Cybercrime

'Get rich quick' schemes target Instagram users

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Authorities have reported hundreds of Instagram users falling prey to fake “get rich quick” investment schemes, each losing on average £9,000 pounds to such online cons.

According to the UK’s fraud reporting platform, Action Fraud, there have been 356 separate incidents of fraudulent activity on Instagram since October 2018 with north of £3 million lost in the process. The majority of the victims were aged between 20 and 30 years old.

Largely a result of the target market, Instagram posts have been utilised by cybercriminals to lure users into sending them initial £600 “investments” with the promise of significant returns within hours of bank transfer.

The agency said: “Fraudsters are then sending screenshots of thousands in profit crediting [the user’s] accounts, which they claim can be released for a fee.

“Victims have requested to withdraw their funds while they’re still in profit, and at this stage the fraudsters are stopping contact with the victim and closing the Instagram account.”

Inspector Paul Carroll of Action Fraud warned Instagram users of such scammers, urging them to ignore requests for money from unknown users and to check details of any financial institutions on the Financial Conduct Authority’s (FCA) website.

“Opportunistic fraudsters are taking advantage of unsuspecting victims who are going about their day-to-day lives on social media,” said Carroll.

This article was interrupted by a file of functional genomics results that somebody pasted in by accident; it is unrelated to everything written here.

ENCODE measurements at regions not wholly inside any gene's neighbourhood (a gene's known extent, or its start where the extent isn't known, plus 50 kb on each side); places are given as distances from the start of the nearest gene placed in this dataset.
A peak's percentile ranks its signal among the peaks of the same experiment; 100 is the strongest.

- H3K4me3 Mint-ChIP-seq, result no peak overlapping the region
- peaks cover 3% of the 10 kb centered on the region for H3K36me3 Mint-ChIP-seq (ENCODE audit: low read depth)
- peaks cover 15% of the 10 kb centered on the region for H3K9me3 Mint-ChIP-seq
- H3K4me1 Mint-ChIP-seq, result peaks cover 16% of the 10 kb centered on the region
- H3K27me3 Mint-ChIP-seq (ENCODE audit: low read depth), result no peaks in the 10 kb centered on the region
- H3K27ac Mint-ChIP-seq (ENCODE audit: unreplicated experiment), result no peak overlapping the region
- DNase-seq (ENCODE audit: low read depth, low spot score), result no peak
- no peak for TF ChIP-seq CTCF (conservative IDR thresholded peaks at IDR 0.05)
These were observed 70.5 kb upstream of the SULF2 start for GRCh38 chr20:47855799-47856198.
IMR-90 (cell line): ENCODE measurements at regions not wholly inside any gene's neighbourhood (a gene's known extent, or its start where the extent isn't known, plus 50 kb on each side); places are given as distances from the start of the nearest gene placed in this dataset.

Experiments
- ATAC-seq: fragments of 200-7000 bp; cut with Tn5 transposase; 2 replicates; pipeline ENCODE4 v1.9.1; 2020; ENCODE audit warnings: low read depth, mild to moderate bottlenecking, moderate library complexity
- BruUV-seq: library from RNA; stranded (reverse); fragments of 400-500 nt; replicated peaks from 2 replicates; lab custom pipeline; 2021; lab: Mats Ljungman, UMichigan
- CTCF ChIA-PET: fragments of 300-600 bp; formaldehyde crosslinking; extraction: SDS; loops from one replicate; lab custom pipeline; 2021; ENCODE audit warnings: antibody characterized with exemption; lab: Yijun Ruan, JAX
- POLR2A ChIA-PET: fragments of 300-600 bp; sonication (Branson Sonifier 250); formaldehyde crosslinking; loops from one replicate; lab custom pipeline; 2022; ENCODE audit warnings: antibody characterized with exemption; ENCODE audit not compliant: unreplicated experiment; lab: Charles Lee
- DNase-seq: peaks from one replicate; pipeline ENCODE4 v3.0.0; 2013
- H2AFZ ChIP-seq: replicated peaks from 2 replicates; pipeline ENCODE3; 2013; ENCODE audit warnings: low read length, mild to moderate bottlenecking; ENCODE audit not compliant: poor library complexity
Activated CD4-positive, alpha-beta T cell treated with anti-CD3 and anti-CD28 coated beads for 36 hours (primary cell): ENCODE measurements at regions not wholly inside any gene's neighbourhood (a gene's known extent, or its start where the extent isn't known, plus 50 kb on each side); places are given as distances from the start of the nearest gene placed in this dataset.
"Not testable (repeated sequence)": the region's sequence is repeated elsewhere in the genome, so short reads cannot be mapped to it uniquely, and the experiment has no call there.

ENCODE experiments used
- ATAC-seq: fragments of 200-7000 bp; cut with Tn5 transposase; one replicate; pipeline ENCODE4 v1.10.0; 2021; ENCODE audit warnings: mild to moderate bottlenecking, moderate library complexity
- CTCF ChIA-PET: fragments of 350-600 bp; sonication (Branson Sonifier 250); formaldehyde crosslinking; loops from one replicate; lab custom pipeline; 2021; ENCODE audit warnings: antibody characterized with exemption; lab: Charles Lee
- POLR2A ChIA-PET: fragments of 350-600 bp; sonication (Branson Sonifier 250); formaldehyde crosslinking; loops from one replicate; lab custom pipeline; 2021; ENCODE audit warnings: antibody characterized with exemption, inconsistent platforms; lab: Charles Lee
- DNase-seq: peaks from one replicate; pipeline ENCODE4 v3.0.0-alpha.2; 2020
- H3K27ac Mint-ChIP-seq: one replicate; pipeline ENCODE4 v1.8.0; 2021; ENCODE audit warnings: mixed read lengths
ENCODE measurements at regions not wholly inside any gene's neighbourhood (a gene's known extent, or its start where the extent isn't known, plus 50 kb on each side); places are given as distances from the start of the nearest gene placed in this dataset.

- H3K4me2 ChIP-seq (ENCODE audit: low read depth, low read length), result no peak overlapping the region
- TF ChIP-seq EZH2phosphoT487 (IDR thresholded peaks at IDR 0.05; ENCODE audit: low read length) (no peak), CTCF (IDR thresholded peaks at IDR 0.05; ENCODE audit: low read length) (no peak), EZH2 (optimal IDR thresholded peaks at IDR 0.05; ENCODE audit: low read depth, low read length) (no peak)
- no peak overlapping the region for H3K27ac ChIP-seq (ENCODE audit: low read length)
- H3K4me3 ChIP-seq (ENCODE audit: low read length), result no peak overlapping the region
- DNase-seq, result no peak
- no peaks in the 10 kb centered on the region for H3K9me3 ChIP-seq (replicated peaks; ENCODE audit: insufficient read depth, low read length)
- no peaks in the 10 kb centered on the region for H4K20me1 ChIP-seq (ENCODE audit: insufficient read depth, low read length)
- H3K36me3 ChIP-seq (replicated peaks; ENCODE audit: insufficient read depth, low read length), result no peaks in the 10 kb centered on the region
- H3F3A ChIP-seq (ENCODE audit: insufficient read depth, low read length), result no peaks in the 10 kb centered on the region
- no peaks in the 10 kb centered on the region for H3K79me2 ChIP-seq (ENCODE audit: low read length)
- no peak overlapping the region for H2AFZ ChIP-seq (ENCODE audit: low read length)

Carroll’s comments came as part of a report released by Action Fraud in response to an FCA warning that online investment scams were becoming “increasingly sophisticated”.

The FCA said: “Fraudsters are now contacting potential victims though emails, professional-looking websites and social media channels, such as Facebook and Instagram.” The online movement has therefore meant that young investors were at higher risk of falling victim to such schemes.

The authority further noted that those aged 25 and below were six times more likely to trust and partake in an investment deal received on social media platform, as opposed to those aged 55 and above.

Jake Moore, a cybersecurity expert at ESET IT security firm, said: “With Instagram being one of the most popular apps, it’s no wonder people become immersed in this online life and its absorbing nature blurring the line between reality and the virtual world.

“People can be very tempted to believe such requests especially if peers or friends have already invested. Social proof is a highly regarded persuasion technique used by fraudsters whereby the more followers and traction an account can achieve, the more believable it can be. Sadly though, it usually takes someone from the outside to realise it’s a con.”

The social media platform itself takes a hard stance against any fraudulent activity – investment related or not.

An Instagram spokesperson commented: “Fake and fraudulent activity is not allowed on Instagram. We proactively fight against this type of content and are always improving our systems to quickly detect and remove anything that violates our community guidelines.”

About Lee Hazell

Lee Hazell is a cyber security consultant with a keen interest in anything tech or security related. Follow Lee on .

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